I am not of a mind that owners who declaw their cats are unfit. It is more a matter of not knowing or not considering the consequences.
The point about destroying furniture does not hold water for me. Will cats damage furniture? Yes. I have had my own cat do this. But it was lack of diligence and persistence in training on my part that was the cause. And in no way did I see a damaged piece of furniture being a legitimate reasoning for removing his claws.
Barking, tails and ears all function as ways of communicating for dogs. To hinder that in anyway seems inhumane.
Any time we alter a pet we limit their choices, we have taken away an important part of living, being able to choose how, when and what to do. This in the end decreases the quality of their lives.
All of these procedures seem to most often function to serve some need of the owner or vet and have nothing to do with the quality of life of the pet.
As to why vets perform this procedure I have no idea, I honestly can't think of a rational reason.
My answer to the question: Should declawing, debarking, tail docking and ear docking be banned? Absolutely! Unless there is a medical reason for the procedure.

Roger Welton, DVM said...


Very well written and thoughtful perspective. I am not certain about the muscle distribution problem you wrote of - cats are among the most adaptable creatures around and I am not certain if muscle atrophy is a trully identified consistent problem, but it is something I plan to look into. I will say that I cannot say that I have seen that phenomenon in my one declawed cat -he is actually rather well muscled. Of course, I am also well aware that one example is hardly evidence that any generalizations can be made.

As to why veterinarians continue to perform the procedure, I think most prefer not to, and first and foremost engage in educating the owners as to other options and alot of the points that you made. We basically treat it as our governing body, the AVMA which holds their position on declaw and debarking: that it should not be banned, but that is should instead be considered only as a last resort when other options have failed, and when performed, that the highest level of pain management technology be applied.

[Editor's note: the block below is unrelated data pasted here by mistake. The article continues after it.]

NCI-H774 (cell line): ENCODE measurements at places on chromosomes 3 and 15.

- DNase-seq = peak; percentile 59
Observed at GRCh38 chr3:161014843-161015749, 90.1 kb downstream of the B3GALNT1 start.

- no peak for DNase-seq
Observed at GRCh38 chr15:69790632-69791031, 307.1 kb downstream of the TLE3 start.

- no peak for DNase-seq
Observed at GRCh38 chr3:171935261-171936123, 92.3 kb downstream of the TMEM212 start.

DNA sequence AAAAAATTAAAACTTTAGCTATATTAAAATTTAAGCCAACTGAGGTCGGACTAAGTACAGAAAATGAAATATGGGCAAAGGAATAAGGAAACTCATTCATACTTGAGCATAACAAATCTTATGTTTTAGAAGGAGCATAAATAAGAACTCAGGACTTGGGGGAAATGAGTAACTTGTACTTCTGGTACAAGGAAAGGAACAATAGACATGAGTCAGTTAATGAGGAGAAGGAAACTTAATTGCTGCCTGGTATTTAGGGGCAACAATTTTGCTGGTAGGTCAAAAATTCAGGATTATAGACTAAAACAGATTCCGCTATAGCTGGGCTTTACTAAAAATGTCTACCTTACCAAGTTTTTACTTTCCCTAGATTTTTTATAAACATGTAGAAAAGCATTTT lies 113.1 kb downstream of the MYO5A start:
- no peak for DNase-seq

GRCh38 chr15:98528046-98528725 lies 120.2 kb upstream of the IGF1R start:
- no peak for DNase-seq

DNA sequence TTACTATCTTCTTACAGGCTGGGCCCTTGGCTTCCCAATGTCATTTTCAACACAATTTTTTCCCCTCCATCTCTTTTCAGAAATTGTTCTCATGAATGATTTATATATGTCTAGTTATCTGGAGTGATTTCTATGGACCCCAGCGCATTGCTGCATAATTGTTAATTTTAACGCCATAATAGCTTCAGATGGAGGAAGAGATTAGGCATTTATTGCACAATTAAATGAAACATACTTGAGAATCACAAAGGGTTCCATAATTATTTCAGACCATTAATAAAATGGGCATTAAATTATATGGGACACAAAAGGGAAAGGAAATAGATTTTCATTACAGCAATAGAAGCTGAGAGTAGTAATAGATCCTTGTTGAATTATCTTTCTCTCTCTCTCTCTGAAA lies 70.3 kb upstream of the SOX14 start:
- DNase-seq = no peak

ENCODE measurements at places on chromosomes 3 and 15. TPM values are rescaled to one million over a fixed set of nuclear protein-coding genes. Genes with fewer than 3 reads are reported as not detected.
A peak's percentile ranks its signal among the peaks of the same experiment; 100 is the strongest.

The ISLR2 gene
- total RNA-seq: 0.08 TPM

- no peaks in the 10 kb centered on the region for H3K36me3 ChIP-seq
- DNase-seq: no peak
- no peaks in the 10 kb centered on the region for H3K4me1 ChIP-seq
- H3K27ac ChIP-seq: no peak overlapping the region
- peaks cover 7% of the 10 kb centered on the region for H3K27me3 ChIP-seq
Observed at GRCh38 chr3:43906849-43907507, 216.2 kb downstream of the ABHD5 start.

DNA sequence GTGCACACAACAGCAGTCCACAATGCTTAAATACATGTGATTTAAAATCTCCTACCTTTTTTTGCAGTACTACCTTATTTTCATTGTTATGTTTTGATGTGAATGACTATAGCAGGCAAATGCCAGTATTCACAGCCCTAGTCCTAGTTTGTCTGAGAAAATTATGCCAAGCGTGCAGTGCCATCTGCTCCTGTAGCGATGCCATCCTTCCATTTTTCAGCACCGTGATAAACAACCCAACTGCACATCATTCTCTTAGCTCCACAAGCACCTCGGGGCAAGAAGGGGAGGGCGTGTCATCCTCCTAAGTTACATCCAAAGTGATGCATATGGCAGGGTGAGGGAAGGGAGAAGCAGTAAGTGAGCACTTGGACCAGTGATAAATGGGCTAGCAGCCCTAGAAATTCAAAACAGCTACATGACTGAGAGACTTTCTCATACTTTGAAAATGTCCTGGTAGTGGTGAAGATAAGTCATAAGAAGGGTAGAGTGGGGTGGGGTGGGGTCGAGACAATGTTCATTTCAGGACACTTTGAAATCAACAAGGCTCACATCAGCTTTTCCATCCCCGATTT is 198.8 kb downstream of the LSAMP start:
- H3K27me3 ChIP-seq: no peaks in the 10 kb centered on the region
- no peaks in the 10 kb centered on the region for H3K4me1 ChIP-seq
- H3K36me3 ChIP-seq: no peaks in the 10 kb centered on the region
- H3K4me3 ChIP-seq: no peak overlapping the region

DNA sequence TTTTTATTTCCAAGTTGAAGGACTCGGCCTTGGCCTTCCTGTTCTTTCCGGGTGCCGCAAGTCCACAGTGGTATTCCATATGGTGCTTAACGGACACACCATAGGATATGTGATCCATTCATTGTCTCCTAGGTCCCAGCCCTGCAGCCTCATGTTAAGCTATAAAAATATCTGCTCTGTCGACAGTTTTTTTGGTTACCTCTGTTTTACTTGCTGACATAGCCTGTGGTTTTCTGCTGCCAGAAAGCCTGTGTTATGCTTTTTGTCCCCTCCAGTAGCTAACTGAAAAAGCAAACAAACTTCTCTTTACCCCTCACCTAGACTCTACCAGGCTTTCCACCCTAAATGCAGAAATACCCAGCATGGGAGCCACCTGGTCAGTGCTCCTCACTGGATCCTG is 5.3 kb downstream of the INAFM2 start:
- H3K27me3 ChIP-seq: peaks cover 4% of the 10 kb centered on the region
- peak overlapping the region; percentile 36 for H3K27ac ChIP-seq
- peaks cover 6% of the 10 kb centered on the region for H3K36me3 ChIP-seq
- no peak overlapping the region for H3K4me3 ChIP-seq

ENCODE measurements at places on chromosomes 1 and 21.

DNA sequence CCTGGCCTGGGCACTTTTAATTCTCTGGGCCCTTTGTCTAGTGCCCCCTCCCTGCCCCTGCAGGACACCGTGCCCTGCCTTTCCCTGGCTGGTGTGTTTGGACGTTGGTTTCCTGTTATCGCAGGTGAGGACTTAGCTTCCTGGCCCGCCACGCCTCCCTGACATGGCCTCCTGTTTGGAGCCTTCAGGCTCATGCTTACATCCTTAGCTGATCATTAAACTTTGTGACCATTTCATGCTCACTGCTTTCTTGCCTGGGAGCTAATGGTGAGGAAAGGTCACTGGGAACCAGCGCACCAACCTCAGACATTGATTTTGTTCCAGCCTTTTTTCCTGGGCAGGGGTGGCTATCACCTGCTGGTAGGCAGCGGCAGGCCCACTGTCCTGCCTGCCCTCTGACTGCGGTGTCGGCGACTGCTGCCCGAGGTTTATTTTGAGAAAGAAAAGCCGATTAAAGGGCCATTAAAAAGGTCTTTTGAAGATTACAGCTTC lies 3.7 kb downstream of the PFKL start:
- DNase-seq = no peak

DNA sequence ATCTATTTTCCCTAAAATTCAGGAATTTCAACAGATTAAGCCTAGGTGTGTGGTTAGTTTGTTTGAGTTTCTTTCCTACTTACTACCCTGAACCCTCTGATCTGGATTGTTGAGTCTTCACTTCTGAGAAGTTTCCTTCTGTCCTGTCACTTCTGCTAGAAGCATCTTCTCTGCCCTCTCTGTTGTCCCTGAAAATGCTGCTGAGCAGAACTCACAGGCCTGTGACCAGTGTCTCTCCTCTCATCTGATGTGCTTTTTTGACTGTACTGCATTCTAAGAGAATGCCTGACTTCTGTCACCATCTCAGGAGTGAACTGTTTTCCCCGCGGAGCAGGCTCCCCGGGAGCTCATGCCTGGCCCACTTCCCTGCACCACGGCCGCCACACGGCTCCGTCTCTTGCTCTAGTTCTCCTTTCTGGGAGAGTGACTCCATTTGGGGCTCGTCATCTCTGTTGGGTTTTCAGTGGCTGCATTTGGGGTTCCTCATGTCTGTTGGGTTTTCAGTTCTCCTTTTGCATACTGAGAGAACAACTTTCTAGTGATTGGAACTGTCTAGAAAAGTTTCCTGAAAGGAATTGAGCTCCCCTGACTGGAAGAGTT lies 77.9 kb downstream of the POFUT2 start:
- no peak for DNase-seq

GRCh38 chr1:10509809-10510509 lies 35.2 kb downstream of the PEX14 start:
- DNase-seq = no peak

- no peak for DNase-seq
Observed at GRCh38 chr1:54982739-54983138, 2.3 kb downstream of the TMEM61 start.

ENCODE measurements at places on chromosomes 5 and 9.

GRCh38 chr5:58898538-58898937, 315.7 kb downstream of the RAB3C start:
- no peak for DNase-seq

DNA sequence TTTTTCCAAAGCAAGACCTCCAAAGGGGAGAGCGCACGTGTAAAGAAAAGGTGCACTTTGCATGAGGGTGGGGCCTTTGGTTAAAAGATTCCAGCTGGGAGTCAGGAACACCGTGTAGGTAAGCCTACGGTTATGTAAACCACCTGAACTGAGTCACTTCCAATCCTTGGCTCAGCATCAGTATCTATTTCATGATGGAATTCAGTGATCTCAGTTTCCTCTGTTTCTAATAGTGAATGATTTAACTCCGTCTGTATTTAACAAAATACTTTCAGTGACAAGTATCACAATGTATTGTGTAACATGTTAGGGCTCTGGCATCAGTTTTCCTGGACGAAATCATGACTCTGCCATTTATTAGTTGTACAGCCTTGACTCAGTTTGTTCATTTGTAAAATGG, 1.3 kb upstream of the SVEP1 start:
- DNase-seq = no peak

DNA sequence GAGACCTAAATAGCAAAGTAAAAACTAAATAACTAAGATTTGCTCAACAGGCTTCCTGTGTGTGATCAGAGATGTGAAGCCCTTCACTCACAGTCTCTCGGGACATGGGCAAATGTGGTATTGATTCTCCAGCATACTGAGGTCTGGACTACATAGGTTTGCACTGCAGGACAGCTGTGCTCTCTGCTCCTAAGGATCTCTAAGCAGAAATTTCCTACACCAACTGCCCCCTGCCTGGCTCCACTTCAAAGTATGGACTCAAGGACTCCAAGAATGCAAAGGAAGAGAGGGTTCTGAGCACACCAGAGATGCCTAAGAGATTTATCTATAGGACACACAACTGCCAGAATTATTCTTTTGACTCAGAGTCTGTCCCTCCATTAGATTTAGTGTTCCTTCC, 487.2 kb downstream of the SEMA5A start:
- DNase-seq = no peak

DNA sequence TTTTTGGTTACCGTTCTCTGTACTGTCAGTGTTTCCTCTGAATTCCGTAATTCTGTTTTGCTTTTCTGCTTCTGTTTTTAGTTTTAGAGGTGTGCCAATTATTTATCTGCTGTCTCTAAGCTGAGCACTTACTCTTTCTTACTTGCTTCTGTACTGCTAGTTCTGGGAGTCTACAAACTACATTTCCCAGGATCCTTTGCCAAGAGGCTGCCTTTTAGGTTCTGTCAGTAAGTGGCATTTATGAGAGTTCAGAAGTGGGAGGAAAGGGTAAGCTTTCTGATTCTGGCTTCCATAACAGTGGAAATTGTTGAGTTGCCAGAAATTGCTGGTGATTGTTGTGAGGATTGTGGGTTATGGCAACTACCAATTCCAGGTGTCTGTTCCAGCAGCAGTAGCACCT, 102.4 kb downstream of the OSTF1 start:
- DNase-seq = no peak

At any rate, I enjoyed the tone of your post, as the board was heading toward getting a bit heated prior to your post! :) Very polarizing topic!

andrea m said...

What about a tendonectomy as opposed to declaw?

Roger Welton, DVM said...

Interesting that you brought this up, Andrea, and great question. The proponents of tendonectomy like it because there is no amputation involved, is less painful and overall less invasive. This is true...to a point.

Its oponents on the anti-declaw side of the argument, maintain that it is still a mutilation that renders the third phalanx of each digit, unable to extract making the entire digit nearly as useless in contributing to balance and grip as declaw does.

From veterinary perspective, with digital flexor tendonectomy, there are still incisions that need to heal and the end result is very similar to declaw, so many do not perform it not seeing much difference between the two clinically. Tendonectomy is also a bit more technical and requires longer surgical time and thereofre cost for the client.

I personally would perform tendonectomy in lieu of declaw if someone preferred that approach, but none have justififed the increase in cost and overall difference in comparison to declaw in my 10 years of practice.

Again, great question!

GRT said...

I would like to add to the comments I made on November 23rd on the subject of declawing.
What I failed to mention was that if one wants a declawed cat, there are declawed cats in rescue shelters all over the country. They are sometimes more difficult to find but they are there. This I think serves two noble goals. One is to prevent another declawed cat, the other is to provide a good home to a cat who might otherwise spend there life in a shelter or be euthanized.